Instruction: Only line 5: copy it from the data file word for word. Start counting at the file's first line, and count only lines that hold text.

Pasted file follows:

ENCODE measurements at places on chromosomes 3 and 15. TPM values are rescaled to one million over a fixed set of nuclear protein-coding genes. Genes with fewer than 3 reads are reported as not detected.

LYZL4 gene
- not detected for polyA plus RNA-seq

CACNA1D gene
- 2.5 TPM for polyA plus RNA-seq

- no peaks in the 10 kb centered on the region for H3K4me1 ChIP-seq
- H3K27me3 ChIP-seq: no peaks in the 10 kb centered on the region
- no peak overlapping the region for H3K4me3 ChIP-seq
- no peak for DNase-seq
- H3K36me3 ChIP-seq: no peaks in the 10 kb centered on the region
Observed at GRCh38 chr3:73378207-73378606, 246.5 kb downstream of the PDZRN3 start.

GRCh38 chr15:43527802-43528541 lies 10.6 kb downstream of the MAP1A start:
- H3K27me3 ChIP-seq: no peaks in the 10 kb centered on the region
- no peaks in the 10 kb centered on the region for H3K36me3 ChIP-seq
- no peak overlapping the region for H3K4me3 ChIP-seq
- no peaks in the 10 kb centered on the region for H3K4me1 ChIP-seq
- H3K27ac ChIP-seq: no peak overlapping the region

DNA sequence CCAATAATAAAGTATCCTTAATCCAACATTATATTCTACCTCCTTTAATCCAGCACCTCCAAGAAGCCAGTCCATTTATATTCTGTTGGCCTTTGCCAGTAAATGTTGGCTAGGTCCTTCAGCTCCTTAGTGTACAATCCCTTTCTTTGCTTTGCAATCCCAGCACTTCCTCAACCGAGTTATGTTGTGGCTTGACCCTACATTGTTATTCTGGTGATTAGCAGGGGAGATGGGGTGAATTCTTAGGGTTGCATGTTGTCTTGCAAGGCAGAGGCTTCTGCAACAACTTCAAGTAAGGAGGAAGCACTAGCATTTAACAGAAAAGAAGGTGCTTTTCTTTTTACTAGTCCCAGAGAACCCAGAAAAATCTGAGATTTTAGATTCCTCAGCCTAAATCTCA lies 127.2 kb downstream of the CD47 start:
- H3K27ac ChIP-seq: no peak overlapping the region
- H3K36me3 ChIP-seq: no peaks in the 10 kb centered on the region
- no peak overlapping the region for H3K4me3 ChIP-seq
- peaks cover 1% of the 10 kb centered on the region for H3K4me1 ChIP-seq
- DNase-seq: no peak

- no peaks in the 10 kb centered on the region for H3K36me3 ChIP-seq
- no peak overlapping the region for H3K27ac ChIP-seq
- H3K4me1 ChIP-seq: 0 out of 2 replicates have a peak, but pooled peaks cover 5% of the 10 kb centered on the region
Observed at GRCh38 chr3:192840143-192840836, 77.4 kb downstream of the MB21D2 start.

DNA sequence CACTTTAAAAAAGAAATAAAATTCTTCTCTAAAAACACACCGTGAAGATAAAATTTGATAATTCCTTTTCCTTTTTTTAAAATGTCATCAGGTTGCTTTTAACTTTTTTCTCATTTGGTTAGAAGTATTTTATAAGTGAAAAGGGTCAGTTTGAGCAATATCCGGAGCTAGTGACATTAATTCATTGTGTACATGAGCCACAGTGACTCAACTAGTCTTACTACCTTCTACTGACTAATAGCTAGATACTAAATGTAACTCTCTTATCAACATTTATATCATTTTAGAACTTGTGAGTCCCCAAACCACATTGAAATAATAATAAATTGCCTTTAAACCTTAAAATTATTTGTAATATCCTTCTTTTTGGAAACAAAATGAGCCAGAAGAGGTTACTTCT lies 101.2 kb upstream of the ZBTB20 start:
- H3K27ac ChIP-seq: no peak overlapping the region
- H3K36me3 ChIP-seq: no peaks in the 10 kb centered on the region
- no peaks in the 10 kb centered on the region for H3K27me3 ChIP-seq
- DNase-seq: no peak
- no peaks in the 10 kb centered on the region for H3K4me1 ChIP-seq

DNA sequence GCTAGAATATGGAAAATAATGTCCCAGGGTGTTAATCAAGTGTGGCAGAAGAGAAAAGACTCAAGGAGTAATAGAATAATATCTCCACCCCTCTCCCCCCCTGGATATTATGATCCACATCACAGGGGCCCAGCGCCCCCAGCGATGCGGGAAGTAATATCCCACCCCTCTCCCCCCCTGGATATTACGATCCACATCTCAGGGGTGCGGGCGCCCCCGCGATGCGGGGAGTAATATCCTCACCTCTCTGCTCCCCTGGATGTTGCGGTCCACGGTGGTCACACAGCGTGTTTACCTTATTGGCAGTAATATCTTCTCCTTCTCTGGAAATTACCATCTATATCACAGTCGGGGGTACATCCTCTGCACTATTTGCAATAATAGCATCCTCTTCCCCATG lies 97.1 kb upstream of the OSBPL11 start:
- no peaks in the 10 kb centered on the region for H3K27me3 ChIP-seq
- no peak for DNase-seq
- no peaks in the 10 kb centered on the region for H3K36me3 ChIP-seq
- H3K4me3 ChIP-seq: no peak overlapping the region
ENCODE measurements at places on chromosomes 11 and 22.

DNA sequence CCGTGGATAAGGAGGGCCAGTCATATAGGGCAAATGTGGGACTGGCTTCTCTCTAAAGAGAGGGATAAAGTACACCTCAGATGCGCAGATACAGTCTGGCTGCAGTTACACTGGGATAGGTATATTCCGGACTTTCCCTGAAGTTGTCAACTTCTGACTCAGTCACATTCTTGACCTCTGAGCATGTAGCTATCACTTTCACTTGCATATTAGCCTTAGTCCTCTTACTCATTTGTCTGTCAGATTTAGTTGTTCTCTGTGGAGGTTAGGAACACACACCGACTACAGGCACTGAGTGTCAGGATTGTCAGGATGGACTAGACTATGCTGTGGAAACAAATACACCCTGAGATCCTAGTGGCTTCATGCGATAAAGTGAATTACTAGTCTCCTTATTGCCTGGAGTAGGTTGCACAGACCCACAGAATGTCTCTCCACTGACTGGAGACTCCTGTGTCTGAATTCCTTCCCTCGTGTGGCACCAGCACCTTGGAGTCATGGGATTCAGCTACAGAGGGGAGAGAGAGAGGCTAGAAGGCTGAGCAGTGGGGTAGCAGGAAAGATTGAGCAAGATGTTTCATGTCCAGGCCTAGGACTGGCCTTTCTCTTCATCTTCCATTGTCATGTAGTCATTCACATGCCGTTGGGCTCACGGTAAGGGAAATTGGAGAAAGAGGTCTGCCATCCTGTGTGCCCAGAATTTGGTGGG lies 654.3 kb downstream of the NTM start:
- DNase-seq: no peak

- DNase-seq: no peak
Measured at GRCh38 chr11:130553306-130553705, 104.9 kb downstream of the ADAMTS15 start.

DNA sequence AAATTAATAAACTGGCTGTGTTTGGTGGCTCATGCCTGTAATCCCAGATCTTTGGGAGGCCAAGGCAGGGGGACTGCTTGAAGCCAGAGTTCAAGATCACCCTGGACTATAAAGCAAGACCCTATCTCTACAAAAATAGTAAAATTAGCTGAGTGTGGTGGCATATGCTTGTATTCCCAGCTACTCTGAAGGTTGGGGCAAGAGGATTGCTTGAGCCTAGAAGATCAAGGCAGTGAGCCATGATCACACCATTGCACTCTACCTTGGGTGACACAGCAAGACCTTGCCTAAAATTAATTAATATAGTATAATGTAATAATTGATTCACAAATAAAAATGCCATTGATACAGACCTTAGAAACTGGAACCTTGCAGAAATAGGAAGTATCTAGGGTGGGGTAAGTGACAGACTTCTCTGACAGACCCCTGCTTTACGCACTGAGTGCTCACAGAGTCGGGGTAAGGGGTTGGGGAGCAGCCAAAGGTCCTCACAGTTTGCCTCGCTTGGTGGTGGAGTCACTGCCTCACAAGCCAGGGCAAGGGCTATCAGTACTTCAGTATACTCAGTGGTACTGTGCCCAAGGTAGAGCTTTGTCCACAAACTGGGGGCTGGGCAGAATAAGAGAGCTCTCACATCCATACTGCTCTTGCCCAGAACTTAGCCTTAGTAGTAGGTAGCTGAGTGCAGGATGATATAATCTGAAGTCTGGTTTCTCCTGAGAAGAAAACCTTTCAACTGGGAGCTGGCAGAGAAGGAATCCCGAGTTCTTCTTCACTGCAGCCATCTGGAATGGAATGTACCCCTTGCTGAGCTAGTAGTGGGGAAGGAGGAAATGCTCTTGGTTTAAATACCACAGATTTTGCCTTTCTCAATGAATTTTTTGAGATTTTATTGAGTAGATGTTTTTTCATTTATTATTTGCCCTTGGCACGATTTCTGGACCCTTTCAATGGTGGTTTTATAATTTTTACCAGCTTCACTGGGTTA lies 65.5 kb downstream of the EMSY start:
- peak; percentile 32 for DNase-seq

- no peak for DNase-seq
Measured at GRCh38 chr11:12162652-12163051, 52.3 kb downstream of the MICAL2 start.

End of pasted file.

- 2.5 TPM for polyA plus RNA-seq